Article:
Theater & Teaching
The best theater practitioners understand how is just as important, if not more important, as what. The best teachers do as well. The theater artist puts a large focus on how to connect as opposed to what to connect with. For example, Macbeth has been performed thousands and thousands (and thousands) of times since it was first written in the early 17th century and people still go to see Macbeth. Why? Well, people are going because they are interested in how a group of directors, designers, and actors perform that script. As we discussed earlier, a similar principle applies to teachers. Let’s say Physics is the script. Physics will always be Physics to your students, but how the teacher teaches it is what matters.
The best theater practitioners innovate. Particularly in the 21st century, you can imagine how difficult it may be to interest an audience enough to not only come to the theater, but to also interest and engage them once they have arrived. The best of the theater practitioners are always using as many means and tools necessary to surprise and interest their audience. The use of projections, more interactive sets, and environments, live music, the list goes on and on. Just as teachers go above and beyond to help a student become engaged so they may understand, and learn, so must a theater person go above and beyond to help audience member become engaged so they too may understand and learn.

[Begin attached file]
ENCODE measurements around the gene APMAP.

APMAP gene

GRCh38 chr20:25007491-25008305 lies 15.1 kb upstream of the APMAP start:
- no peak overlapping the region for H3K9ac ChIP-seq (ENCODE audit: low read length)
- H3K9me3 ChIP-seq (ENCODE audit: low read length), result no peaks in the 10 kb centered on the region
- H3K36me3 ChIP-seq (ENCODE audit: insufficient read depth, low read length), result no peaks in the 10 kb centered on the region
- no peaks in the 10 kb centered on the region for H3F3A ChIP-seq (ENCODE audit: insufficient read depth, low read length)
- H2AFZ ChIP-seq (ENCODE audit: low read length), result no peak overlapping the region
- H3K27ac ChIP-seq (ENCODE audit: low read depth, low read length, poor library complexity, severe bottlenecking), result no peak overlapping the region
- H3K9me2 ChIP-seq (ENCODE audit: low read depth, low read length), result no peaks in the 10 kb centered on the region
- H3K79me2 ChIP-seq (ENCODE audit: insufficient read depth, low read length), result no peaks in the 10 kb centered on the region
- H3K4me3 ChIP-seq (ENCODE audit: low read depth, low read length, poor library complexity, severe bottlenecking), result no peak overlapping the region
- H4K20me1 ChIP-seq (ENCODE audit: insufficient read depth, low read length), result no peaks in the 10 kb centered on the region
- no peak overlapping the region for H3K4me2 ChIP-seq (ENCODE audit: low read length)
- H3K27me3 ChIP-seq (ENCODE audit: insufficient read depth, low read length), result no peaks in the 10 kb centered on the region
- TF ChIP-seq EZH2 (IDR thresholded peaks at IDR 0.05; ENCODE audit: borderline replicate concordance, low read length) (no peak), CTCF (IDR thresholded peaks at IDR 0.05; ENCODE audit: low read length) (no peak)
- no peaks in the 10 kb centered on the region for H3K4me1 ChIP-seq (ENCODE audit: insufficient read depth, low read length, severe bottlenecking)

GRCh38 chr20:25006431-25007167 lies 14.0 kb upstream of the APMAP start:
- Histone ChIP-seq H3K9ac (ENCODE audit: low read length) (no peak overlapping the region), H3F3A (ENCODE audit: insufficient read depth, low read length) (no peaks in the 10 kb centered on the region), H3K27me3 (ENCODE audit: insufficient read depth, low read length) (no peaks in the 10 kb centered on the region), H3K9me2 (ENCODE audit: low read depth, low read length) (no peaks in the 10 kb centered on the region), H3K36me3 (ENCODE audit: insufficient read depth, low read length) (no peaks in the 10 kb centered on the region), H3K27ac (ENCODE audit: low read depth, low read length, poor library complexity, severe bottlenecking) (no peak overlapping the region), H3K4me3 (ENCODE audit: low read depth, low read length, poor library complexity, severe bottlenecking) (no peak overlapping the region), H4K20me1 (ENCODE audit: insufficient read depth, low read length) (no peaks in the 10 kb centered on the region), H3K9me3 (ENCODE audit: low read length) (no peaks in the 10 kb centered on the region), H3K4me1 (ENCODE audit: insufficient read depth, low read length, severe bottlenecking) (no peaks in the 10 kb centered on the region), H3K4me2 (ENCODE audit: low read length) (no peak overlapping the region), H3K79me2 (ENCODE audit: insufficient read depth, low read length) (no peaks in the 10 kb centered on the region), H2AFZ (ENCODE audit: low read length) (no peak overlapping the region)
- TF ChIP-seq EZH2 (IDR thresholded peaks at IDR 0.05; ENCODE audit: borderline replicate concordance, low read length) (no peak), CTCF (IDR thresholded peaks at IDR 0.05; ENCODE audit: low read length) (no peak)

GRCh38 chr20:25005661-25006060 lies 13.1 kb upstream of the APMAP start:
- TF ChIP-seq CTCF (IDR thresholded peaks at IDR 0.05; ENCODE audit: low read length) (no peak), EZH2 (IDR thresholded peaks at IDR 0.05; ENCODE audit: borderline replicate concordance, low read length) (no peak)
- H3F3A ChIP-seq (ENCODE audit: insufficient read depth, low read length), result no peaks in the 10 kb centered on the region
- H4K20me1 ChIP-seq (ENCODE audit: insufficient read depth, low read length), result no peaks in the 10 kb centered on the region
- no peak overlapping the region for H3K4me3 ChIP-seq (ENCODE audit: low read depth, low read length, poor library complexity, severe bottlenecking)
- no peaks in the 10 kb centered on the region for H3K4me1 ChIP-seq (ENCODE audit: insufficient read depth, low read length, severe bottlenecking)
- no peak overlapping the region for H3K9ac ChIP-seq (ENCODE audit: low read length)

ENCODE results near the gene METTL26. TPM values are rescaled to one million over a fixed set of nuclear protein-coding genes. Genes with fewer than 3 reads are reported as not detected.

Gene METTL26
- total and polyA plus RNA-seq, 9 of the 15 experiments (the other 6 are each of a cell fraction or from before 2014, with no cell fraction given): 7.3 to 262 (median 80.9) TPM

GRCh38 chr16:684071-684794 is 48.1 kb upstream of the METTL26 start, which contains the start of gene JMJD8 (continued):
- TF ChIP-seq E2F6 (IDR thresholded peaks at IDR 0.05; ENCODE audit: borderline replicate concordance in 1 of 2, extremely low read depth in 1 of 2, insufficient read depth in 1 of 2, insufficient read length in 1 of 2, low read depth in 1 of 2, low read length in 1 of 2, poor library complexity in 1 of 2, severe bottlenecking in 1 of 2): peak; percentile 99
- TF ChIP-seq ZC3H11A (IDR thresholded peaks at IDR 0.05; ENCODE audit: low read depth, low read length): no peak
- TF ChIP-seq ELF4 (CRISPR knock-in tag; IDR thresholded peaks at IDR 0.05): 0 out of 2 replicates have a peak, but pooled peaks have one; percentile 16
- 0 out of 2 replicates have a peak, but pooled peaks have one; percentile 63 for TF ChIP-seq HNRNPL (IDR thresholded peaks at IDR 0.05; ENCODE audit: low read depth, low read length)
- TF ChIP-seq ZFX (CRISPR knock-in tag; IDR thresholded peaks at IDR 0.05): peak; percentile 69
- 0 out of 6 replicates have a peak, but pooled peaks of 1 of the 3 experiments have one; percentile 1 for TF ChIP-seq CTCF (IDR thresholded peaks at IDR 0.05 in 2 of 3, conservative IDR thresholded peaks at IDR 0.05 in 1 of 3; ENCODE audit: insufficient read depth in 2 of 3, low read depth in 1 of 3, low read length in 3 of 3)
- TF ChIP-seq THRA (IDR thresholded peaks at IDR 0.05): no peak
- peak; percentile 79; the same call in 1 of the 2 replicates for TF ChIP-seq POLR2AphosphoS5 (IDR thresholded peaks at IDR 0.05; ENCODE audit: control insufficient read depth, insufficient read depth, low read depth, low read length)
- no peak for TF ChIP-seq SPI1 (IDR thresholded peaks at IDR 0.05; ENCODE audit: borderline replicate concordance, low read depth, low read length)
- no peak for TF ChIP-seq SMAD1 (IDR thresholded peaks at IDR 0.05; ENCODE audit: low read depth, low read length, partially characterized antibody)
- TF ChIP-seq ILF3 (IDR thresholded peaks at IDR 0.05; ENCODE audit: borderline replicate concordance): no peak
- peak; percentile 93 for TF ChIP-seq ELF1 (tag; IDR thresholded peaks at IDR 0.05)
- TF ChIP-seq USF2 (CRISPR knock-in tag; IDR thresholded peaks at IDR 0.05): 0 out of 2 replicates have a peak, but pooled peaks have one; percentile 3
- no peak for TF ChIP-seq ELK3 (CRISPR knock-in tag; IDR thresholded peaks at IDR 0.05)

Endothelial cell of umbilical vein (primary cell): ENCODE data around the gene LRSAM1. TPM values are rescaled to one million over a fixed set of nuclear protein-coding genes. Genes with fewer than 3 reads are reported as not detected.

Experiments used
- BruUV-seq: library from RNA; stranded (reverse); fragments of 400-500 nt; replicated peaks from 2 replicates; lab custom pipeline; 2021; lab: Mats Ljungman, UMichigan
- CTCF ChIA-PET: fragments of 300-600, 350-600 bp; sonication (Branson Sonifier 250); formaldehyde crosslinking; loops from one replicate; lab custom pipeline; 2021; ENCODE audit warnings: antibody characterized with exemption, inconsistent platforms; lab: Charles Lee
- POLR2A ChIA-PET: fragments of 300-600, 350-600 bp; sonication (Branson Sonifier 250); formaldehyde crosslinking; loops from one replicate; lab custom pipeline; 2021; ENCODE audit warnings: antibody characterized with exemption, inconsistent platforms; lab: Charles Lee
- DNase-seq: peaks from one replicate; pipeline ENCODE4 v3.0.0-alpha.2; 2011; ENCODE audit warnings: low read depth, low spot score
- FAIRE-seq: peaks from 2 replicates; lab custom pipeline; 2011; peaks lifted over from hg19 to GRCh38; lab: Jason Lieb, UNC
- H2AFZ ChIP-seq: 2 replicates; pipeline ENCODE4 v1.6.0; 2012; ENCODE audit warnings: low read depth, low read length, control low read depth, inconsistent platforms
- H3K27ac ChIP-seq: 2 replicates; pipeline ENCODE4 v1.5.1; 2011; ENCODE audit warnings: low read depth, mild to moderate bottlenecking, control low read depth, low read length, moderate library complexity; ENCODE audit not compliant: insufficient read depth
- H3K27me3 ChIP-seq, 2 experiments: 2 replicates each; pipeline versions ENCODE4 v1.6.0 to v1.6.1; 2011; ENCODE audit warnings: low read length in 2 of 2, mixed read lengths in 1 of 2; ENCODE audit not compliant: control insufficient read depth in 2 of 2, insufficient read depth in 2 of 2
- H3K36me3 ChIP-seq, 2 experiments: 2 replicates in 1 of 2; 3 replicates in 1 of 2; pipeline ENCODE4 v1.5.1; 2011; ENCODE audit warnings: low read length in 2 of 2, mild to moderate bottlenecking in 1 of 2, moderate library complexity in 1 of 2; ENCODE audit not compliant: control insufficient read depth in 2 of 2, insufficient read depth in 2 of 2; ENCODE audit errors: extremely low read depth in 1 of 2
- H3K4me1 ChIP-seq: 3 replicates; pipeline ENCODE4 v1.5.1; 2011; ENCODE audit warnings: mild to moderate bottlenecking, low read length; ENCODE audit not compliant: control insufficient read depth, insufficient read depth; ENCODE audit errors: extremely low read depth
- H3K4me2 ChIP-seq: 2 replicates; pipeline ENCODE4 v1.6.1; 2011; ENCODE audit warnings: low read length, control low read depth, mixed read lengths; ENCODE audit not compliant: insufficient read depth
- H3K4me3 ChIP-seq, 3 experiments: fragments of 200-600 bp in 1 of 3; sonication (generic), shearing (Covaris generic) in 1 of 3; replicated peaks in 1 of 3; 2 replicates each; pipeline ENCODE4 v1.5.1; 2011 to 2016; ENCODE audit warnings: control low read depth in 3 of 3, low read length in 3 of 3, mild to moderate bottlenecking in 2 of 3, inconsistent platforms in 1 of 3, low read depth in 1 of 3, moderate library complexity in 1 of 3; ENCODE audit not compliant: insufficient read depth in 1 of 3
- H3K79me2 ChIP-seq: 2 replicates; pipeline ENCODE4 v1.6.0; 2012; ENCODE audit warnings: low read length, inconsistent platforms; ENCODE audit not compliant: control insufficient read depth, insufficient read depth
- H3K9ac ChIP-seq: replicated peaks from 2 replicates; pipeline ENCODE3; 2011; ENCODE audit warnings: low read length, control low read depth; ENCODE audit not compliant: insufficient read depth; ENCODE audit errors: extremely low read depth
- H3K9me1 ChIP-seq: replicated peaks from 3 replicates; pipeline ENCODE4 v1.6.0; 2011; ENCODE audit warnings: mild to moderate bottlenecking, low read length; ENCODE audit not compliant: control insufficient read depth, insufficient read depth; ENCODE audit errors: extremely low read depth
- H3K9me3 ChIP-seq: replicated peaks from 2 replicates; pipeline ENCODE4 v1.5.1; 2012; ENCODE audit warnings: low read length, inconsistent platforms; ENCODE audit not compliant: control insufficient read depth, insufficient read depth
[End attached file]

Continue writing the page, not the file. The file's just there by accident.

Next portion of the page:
The best theater practitioners perform and execute well. It is not remiss to any one that understands theater that when it is time to perform you must give it your all. There is the practice and there is the performance. There is a moment that a theater person must step out in front of others and unflinchingly tell the story for the audience. If they screw up or stumble, they must continue on without distraction. The teacher must prepare as well, and most importantly, they must always step out and follow through for their audience just as the actor.
As you can see amongst these few concepts there are major themes that bond education to the theater. The teacher quickly becomes a performer for an audience. The study of theater has proven to be a vehicle for conversations amongst groups of people for centuries. The study and practice of theater has created spaces of permission where creativity can grow, places where hard questions can be asked, and where explanations are developed. To top if off, those well trained in the theater have potential to be wonderful students of empathy, sociology, and psychology. Those who study theater can have a secure awareness of self, physically and mentally. They are well trained in observing, listening, understanding and connecting with others. Theater people are always prepared to make bold, though thoughtful, choices. Most importantly, those well trained in the theater understand how to entertain and have good fun. Does this not sound like the ideal teacher?